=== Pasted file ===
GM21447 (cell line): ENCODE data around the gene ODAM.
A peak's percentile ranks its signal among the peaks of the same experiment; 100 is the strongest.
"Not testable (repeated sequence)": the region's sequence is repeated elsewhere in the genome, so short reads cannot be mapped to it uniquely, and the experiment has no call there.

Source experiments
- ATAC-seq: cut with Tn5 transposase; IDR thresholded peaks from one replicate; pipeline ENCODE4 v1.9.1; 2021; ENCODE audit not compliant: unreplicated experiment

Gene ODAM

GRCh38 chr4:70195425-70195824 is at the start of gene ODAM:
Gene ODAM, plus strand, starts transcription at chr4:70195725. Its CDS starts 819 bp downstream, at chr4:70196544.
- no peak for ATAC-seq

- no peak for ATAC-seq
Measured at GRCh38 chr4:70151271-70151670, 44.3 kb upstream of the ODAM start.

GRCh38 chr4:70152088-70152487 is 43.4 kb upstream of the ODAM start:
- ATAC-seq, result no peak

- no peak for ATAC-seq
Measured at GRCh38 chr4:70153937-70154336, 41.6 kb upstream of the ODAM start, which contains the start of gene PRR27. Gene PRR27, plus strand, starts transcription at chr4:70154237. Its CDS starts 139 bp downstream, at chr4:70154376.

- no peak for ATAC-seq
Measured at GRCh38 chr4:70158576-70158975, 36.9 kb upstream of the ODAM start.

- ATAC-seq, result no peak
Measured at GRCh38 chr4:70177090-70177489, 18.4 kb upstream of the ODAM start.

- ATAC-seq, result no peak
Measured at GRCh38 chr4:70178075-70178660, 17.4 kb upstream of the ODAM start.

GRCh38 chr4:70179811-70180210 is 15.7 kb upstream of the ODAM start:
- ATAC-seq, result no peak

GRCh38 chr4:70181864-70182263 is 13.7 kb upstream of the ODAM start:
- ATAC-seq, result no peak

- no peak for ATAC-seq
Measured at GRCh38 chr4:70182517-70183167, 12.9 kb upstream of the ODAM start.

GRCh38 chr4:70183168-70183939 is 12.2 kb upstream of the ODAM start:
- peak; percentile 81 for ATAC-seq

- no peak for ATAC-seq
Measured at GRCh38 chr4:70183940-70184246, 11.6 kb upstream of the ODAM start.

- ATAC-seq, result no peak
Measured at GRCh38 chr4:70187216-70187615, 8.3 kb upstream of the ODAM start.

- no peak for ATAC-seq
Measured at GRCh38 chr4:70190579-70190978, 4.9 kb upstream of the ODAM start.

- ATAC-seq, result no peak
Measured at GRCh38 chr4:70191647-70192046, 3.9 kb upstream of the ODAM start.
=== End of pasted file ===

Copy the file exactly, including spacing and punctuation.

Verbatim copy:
GM21447 (cell line): ENCODE data around the gene ODAM.
A peak's percentile ranks its signal among the peaks of the same experiment; 100 is the strongest.
"Not testable (repeated sequence)": the region's sequence is repeated elsewhere in the genome, so short reads cannot be mapped to it uniquely, and the experiment has no call there.

Source experiments
- ATAC-seq: cut with Tn5 transposase; IDR thresholded peaks from one replicate; pipeline ENCODE4 v1.9.1; 2021; ENCODE audit not compliant: unreplicated experiment

Gene ODAM

GRCh38 chr4:70195425-70195824 is at the start of gene ODAM:
Gene ODAM, plus strand, starts transcription at chr4:70195725. Its CDS starts 819 bp downstream, at chr4:70196544.
- no peak for ATAC-seq

- no peak for ATAC-seq
Measured at GRCh38 chr4:70151271-70151670, 44.3 kb upstream of the ODAM start.

GRCh38 chr4:70152088-70152487 is 43.4 kb upstream of the ODAM start:
- ATAC-seq, result no peak

- no peak for ATAC-seq
Measured at GRCh38 chr4:70153937-70154336, 41.6 kb upstream of the ODAM start, which contains the start of gene PRR27. Gene PRR27, plus strand, starts transcription at chr4:70154237. Its CDS starts 139 bp downstream, at chr4:70154376.

- no peak for ATAC-seq
Measured at GRCh38 chr4:70158576-70158975, 36.9 kb upstream of the ODAM start.

- ATAC-seq, result no peak
Measured at GRCh38 chr4:70177090-70177489, 18.4 kb upstream of the ODAM start.

- ATAC-seq, result no peak
Measured at GRCh38 chr4:70178075-70178660, 17.4 kb upstream of the ODAM start.

GRCh38 chr4:70179811-70180210 is 15.7 kb upstream of the ODAM start:
- ATAC-seq, result no peak

GRCh38 chr4:70181864-70182263 is 13.7 kb upstream of the ODAM start:
- ATAC-seq, result no peak

- no peak for ATAC-seq
Measured at GRCh38 chr4:70182517-70183167, 12.9 kb upstream of the ODAM start.

GRCh38 chr4:70183168-70183939 is 12.2 kb upstream of the ODAM start:
- peak; percentile 81 for ATAC-seq

- no peak for ATAC-seq
Measured at GRCh38 chr4:70183940-70184246, 11.6 kb upstream of the ODAM start.

- ATAC-seq, result no peak
Measured at GRCh38 chr4:70187216-70187615, 8.3 kb upstream of the ODAM start.

- no peak for ATAC-seq
Measured at GRCh38 chr4:70190579-70190978, 4.9 kb upstream of the ODAM start.

- ATAC-seq, result no peak
Measured at GRCh38 chr4:70191647-70192046, 3.9 kb upstream of the ODAM start.